I don't want to infringe on anyone's copyright, so in an abundance of caution and professional deference, I'll just tell you what the graphic said, rather than posting it. "Phew! I have all the gear I will ever need. Said no photographer EVER." Now, we can all sit around and have a good laugh about it, but it does merit a conversation about a terrible, insidious affliction, the very mention of which elicits vehement denial from those who fall prey to the addiction. It may not be drugs or alcohol, but it is still a societal menace affecting a frightening percentage of the world's creative population.
That's right. I'm talking about GAS.
Gear Acquisition Syndrome
If you have ever said to yourself something along the lines of, "My photography would be so much better if I could just buy ______," you might have the early warning signs of GAS. If you start and finish every day with a scroll through ebay and Craigslist, the virus might already be inside you. There is no need to panic. Yet. Treatment options are still available. If, however, you spend more time engaged in buying and selling gear than actually using it? Or putting yourself deeper and deeper into debt for gear you can't afford? Or buy a lens today and sell it a month from now? Do yourself a favor. Put the shiny trinket down, slowly back away, and seek professional help immediately. You, my friend, have GAS.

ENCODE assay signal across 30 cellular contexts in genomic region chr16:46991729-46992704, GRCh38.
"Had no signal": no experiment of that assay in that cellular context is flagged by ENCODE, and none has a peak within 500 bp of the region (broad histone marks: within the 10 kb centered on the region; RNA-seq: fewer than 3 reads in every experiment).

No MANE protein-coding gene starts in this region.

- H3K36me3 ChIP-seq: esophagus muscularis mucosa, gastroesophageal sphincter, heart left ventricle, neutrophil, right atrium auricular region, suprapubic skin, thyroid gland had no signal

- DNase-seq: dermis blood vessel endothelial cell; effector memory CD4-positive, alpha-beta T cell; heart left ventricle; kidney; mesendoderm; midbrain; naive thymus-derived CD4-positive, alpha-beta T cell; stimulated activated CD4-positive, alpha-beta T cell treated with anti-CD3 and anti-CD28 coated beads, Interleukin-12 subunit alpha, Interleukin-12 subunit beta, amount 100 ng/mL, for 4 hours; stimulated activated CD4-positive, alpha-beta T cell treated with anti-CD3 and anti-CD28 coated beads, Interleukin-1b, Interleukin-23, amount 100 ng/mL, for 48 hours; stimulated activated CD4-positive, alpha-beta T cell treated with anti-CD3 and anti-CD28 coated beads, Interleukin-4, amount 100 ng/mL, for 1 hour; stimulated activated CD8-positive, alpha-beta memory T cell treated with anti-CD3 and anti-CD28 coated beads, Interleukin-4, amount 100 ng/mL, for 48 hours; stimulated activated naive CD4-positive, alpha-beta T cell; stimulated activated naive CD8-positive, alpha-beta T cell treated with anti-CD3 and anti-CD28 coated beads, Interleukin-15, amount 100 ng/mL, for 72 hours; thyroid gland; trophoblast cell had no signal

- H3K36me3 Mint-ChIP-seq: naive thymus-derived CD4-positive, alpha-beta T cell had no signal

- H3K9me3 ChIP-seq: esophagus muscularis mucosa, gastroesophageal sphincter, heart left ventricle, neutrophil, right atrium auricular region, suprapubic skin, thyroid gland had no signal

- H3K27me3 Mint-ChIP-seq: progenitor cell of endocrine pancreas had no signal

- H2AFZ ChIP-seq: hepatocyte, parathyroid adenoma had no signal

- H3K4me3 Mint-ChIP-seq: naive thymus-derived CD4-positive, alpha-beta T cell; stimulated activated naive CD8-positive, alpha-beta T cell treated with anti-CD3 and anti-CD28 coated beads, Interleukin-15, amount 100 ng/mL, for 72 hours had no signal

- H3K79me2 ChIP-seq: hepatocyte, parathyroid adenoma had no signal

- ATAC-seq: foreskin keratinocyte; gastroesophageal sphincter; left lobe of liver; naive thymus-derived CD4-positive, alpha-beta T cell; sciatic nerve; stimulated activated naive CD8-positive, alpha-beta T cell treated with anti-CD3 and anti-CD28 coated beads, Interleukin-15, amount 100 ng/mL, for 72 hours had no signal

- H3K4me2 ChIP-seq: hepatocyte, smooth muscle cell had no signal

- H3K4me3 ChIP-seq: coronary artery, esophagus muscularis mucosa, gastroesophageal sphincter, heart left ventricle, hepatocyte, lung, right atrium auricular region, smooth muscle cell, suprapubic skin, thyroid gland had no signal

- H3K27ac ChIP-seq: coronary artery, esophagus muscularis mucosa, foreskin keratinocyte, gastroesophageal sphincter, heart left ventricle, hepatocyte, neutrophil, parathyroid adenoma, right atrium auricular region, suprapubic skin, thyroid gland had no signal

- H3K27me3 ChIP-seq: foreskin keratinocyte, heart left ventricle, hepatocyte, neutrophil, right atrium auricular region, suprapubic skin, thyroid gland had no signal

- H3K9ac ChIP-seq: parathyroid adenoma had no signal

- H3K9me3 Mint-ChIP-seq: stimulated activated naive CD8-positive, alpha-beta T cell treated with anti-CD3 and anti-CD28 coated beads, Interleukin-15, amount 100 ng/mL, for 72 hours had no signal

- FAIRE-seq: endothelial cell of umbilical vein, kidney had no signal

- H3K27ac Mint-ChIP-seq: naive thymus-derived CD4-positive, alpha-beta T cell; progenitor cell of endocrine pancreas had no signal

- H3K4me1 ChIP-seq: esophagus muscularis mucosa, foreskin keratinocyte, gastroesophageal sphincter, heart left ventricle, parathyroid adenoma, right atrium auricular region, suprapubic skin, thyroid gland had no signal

I joke, but only because I care. GAS is real, and it affects everyone differently. I'm not sure how or where it starts, but I suspect it at least partially originates with a big pinch of insecurity, a touch of tunnel vision, and a heaping portion of not knowing how to use what you already have to its fullest. Stir it all together, bake for twenty minutes, and voila-- GAS!
Let me be very clear. I'm not judging. Some of my best friends have GAS. I myself have what I like to call "seasonal GAS." For those unfamiliar with seasonal GAS, it is the occasional flare-up whenever Nikon announces its annual rebates and when B&H announces its holiday sales prices. That being said, I've managed to (mostly) kick the habit.
Back to Where it All Starts
When I first left the practice of law to pursue photography full-time, I sat down and drew up a game-plan. Of course I needed the latest body and a backup. There were four lenses that I absolutely needed. Not wanted-- needed. A full-size tripod, as well as a travel tripod were required, as was a five-light setup. Bags, memory cards, and all of the usual-- and several unusual-- accessories rounded out the list. If I couldn't get it all, then there was no reason to even try, right?
Thankfully, I had some sense knocked into me before a single dime was spent, and Guyer Photography began with a Canon 20D and a 17-85mm kit lens. In my good news/bad news world, the good news was that debt was averted, but lust was not. I had a monster on my shoulder growling, "You need that," in my ear at every turn. Thankfully, I couldn't afford to feed the lust. I had a baby to feed instead. Do the math.
Unfortunately, there are too many photographers starting out who are convinced beyond a shadow of a doubt that they have to be prepared for any and every client that might drive within 50 miles of their front door. I'll even grant you that the argument appears at first to be very sound. "I'm a professional and this is what a professional uses. Without it I'll never make it." Trust me-- if you focus on growing your business as intensely as you focus on new gear, you'll make it.